Why You Need a Mood Board Before Designing

When I first started designing, I was struggling with creating the perfect aesthetic for my blog/portfolio. Every time I created something I thought I liked, I found myself backtracking and finally erasing. One concept I found extremely important before starting any type of design project was to make sure my idea was consistent. That includes typography, visuals, colors, content, and imagery. I'll quickly explain how a mood board can help.

WHAT IS A MOOD BOARD?

Essentially your mood board IS your vision. It sets the "mood" for your design project. It is similar to a summary of a book. As artists, we typically like to free hand our sketches and ideas and see where it eventually ends up. But as you create your brand, you also need to create a strategy for brand consistency.

Your mood board can include multiple variables depending on what you are using it for. For example, if you are creating a website, your most important variables will be typography, color, content, layout, and patterns.

HOW DO I START?

Instead of creating one from scratch, try searching for a few PSD mood board templates in Google. There are plenty of various styles out there. After you get comfortable playing around with a few, you can create your own template to save to your computer for future projects. Pinterest also has plenty of mockups to use. Here is one that I used from Rekita Nicole:

WHAT CAN I ADD TO IT?

Popular variables to include in your mood boards:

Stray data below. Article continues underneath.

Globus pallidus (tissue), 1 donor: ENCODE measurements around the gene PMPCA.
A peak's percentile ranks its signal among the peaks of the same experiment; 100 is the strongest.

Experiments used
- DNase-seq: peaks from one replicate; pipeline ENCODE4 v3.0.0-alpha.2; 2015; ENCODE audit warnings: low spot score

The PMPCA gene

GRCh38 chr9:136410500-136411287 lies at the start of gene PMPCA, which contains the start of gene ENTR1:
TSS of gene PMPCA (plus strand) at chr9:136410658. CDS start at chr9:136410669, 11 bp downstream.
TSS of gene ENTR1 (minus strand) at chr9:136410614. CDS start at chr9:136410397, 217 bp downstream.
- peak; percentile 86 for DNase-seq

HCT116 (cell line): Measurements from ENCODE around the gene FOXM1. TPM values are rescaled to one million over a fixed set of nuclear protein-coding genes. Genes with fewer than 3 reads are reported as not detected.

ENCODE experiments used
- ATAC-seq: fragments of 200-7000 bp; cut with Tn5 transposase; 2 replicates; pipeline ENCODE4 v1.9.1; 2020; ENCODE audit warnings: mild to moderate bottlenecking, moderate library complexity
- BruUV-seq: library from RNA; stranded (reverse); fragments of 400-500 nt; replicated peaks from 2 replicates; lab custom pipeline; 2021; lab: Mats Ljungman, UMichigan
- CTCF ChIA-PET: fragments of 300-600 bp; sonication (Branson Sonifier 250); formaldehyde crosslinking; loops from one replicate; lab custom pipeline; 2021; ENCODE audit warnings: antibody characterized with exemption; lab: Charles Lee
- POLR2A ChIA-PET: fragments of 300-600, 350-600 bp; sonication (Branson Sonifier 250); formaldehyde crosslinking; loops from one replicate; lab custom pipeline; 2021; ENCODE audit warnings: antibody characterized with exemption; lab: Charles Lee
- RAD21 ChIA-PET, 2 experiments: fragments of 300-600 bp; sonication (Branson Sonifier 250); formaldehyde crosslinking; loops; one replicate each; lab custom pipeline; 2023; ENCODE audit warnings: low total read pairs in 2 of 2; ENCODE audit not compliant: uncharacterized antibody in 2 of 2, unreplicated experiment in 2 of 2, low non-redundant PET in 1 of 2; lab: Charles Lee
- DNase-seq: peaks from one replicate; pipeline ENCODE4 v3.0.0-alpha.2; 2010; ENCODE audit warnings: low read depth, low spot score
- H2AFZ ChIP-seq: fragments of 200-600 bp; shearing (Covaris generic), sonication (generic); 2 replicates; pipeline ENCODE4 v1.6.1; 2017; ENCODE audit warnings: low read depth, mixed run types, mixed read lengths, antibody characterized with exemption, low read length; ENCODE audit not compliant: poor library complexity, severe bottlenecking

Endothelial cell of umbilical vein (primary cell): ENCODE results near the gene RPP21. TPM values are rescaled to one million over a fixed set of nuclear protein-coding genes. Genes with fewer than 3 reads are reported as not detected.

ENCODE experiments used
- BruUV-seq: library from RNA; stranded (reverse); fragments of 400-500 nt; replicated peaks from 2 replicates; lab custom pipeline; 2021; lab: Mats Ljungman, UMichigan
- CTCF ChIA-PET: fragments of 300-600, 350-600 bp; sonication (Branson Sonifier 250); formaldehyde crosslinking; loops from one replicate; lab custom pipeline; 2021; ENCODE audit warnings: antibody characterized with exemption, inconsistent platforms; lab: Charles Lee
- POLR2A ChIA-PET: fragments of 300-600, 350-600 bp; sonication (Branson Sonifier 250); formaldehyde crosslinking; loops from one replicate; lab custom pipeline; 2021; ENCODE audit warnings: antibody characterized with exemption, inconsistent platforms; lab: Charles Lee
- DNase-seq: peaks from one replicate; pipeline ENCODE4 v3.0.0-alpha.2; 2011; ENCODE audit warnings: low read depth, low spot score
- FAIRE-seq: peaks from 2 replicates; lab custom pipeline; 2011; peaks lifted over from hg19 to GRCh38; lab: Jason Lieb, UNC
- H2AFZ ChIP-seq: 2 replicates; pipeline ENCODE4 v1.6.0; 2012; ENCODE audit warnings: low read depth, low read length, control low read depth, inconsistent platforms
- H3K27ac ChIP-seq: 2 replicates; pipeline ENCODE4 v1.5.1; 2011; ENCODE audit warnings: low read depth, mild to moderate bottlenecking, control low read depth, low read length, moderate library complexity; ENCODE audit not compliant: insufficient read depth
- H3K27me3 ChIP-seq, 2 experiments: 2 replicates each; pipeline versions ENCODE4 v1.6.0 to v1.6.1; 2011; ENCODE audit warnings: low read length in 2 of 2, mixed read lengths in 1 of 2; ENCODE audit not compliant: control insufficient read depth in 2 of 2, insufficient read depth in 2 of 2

1. Typography | Important for book templates or website designs. You don't want 40 different fonts on your website. Have one for detail text, title text, and accent texts. 2-4 types of fonts are usually enough.
  2. Color scheme | Easy to use for reference and consistency of color. The eye drop tool in Illustrator is great for grabbing color schemes from images. This will help when you start to create marketing kits in the future.
  3. Inspirational pictures | They can be used to grab color palettes for your brand or design ideas for interior decorating.
  4. Patterns or textures | Can be used for your background images on your website or fabric print for your dress that you're sewing.

Even if the mood board isn't for you - it is an amazing tool to use for your clients when you want to show them the vision you created for their product or plan before designing it.

Mood Board Created for Aylin Marie


Author: Aylin Marie
Aylin is a visual creator, aspiring UX designer and occasional photographer who has a thing for making clean and minimal user-friendly designs. She started blogging about her travels at OneYoungTraveler and found herself really intrigued with designing it. Eventually, she mingled her creative hobbies with her savvy tech side and fell into the world of digital design. She loves sunflowers and sitting in coffee shops. She grew up in Germany but her first language was Turkish. She is a User Experience (UX) Design graduate from General Assembly and holds a Master's in Business Administration.

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